Monday, January 30, 2006

I have underwear older than her. . .

Allie's birthday party was a lot of fun. It will probably be her last family-only affair. I'm guessing that next year there will be lots of screaming children running around screaming while they smear cake icing all over our furniture as they scream. This year was a much quieter; more sedate gathering of Aunties and Grandparents. Until we started to play dice, that is. Then things became very loud. However writing about the gambling that occurred during our child's birthday party seems imprudent.

The impact of Allie turning six didn't fully hit me until this morning (her actual birthday). I came downstairs and snatched Allie off the couch. I repeatedly threw her up in the air while shouting, "She's six! She's Six!"

Now, here comes the part where you're thinking I'm going to start writing about how I won't be able to toss her in the air much longer. You're expecting me to tell you how sad I am at the realization that my little girl is growing up. Well, you're wrong.

I'm thrilled.

Deb and I have kept Allie alive for six years. Considering all the forces that conspire against parents today, not the least of which is our own stupidity, we have accomplished something grand. Allie is smart; healthy; ostensibly happy; semi-well adjusted and up to this point we haven't noticed her being unnecessarily cruel to any creature other than her sister.

I realize I'm tempting fate. I'm just tired of hearing myself whine about how quickly Allie will be leaving her mother and I to go grow pot in her closet at the ramshackle apartment she shares with her boyfriend, the heavily pierced tattoo artist who convinced her that grad school is merely a training camp for the bourgeoisie to learn to subjugate the proletariat.

That said; you know I can't stop myself from sampling the bittersweet. I'm feeling it and maybe Allie is too. There was no way she didn't notice that after throwing her in the air this morning I held on to her just a little longer than usual. Rather than squirm, Allie let me have a few extra seconds to create an adequate impression of what it feels like to have my six year-old girl in my arms. I didn't squeeze too hard -- just enough to make it clear to both of us that it was going to be difficult to let go.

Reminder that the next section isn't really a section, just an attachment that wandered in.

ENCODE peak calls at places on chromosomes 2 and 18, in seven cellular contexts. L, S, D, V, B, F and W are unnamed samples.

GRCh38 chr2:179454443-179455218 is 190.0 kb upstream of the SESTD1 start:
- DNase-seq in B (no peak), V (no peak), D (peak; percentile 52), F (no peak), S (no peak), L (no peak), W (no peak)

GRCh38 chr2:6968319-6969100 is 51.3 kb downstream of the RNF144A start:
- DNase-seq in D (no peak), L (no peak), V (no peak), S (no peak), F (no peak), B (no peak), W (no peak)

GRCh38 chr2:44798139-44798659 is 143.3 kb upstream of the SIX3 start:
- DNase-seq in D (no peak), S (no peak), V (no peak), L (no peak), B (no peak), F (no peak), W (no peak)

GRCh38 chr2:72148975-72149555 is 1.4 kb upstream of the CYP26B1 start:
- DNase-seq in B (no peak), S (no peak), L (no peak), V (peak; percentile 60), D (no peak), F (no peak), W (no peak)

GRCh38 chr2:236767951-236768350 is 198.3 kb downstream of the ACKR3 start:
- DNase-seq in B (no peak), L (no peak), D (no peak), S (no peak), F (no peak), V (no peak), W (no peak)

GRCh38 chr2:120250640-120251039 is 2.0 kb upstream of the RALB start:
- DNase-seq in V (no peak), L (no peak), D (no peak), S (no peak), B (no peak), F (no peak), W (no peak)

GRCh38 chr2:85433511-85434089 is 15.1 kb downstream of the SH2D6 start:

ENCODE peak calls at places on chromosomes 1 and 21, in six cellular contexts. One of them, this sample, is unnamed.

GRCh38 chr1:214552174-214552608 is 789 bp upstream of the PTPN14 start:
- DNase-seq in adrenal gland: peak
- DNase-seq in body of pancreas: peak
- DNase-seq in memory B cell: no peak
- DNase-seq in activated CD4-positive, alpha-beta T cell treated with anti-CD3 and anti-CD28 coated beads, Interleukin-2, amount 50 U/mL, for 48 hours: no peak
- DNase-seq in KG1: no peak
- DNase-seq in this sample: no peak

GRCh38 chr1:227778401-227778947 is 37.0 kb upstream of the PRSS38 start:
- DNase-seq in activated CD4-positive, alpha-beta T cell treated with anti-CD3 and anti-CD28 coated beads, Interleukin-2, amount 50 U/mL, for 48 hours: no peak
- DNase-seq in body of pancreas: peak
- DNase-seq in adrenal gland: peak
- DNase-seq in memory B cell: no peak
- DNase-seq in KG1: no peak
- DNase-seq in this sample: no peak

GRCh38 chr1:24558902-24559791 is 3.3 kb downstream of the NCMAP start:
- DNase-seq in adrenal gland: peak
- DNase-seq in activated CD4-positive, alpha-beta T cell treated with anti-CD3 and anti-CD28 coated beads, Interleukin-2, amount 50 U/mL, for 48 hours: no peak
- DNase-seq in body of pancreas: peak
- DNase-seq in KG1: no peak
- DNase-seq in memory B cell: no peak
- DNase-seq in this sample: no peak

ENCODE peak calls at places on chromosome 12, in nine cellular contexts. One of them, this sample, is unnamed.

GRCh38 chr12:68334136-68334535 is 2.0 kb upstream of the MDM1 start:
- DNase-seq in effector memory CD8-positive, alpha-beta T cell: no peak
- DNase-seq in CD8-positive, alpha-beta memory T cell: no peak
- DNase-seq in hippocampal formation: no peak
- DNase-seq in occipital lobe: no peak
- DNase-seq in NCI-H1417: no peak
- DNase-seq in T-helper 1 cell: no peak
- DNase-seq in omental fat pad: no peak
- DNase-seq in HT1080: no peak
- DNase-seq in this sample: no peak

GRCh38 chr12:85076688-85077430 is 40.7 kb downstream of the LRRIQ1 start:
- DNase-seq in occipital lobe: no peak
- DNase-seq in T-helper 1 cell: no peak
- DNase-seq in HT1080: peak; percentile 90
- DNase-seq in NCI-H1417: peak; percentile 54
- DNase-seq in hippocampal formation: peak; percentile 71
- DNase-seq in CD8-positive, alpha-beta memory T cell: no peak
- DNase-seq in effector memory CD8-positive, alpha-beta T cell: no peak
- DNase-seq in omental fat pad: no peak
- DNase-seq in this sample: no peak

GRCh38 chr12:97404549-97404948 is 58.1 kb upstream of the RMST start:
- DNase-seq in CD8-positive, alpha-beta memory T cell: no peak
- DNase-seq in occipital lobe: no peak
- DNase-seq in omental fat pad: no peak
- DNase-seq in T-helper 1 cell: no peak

Sunday, January 29, 2006

Left Eye Blind

Pig, our cat has acne all over her chin. Yesterday, as I was petting the cat I felt an unusually large bump. As Pig sat on my lap I tilted her head up and used both thumbs to squeeze the bump.

A stream of blood and pus squirted out of the bump directly into my left eye.

I wiped it away and looked around the room to see if anyone noticed. Fortunately everyone was occupied with Allie's birthday party.

This morning my eye feels funny. I know something awful is going to happen and I'm going to wind up wearing an eye patch.

Sunday, January 22, 2006

Looking Up 2005 Baking Injury Statistics

I snapped this shot with the camera phone. If you look you can see the fence at the bottom of the hill. If you're on a sled the fence is what keeps you from flying into the river.

Someone was smart enough (nice enough) to place some hay bales at the bottom of the hill. I'm not so sure there was hay in those bales. They hurt when Allie and I hit them. Poor Allie was at the front of the sled on our second run and she bore the brunt of the impact.

Her leg flopped over in the snow at an unnatural angle. When I saw the tears running down her cheeks I was ready to dial 911. Half a minute later she was running around yelling, "THAT WAS AWESOME!"

She was hooked.

She wanted to go back today.

Instead she's upstairs baking bread with her mother.

See, last I heard there aren't too many ambulance calls attributed to baking.

Monday, January 16, 2006

What kind of news can I expect to get here?

I was pissed off at Debbie because she wouldn't take Allie for a walk yesterday. My ire was built of equal parts disbelief that Deb preferred to sit and shuffle through papers from work and that I had to get off my lazy ass and take my kid to the park. Either way I'm a bad guy so I got over my tizzy in a hurry.

I'm glad I did.

It was, as Allie described it, ". . . a cold and clear and beautiful day." We had the park to ourselves so there was no waiting as we slid down what seemed to be extra slippery slides. I scared the crap out of Allie by pushing her much higher than I should have on the swings. Then we went for a walk in the woods. It was chilly but having no bugs in our faces and/or sucking our blood made up for it. The pond had frozen over so I held Allie's hands and dangled her onto the ice. She freaked. Then she wanted to do it again. She begged me to get a big rock and smash through the ice. I refused. So we looked for berries and planted a few -- fully expecting that a new berry bush will sprout in the spring. On the way back home we raced across the soccer field. Allie won the first sprint to the soccer goal. I won the second. It was good to see Allie heaving crisp, fresh outdoor air in and out of her little lungs.